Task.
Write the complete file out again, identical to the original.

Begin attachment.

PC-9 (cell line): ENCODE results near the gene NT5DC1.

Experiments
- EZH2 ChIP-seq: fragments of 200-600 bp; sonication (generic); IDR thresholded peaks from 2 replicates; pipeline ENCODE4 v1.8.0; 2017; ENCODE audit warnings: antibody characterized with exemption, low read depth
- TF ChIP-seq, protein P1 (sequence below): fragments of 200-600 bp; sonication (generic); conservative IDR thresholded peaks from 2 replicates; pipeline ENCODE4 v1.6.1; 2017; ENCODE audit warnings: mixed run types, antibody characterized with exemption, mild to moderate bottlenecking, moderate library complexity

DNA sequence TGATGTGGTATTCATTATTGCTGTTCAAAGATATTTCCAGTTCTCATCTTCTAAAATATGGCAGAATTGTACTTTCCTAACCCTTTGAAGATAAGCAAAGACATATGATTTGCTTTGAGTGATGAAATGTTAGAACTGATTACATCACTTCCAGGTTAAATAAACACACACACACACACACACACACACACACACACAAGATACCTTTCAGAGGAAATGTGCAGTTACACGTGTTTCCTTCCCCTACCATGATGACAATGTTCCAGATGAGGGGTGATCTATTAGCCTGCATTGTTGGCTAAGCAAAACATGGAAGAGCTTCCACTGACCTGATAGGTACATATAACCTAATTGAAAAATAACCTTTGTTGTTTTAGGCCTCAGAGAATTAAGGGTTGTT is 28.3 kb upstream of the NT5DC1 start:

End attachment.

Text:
PC-9 (cell line): ENCODE results near the gene NT5DC1.

Experiments
- EZH2 ChIP-seq: fragments of 200-600 bp; sonication (generic); IDR thresholded peaks from 2 replicates; pipeline ENCODE4 v1.8.0; 2017; ENCODE audit warnings: antibody characterized with exemption, low read depth
- TF ChIP-seq, protein P1 (sequence below): fragments of 200-600 bp; sonication (generic); conservative IDR thresholded peaks from 2 replicates; pipeline ENCODE4 v1.6.1; 2017; ENCODE audit warnings: mixed run types, antibody characterized with exemption, mild to moderate bottlenecking, moderate library complexity

DNA sequence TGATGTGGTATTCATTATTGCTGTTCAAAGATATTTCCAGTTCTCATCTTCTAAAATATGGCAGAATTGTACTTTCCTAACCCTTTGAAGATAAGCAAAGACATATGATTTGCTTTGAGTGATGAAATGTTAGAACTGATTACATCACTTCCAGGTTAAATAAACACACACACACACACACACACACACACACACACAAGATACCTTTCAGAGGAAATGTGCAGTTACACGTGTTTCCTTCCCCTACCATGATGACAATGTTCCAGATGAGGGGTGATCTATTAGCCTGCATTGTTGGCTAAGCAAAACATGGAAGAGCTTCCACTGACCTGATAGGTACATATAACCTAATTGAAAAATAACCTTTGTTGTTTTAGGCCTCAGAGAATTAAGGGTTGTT is 28.3 kb upstream of the NT5DC1 start: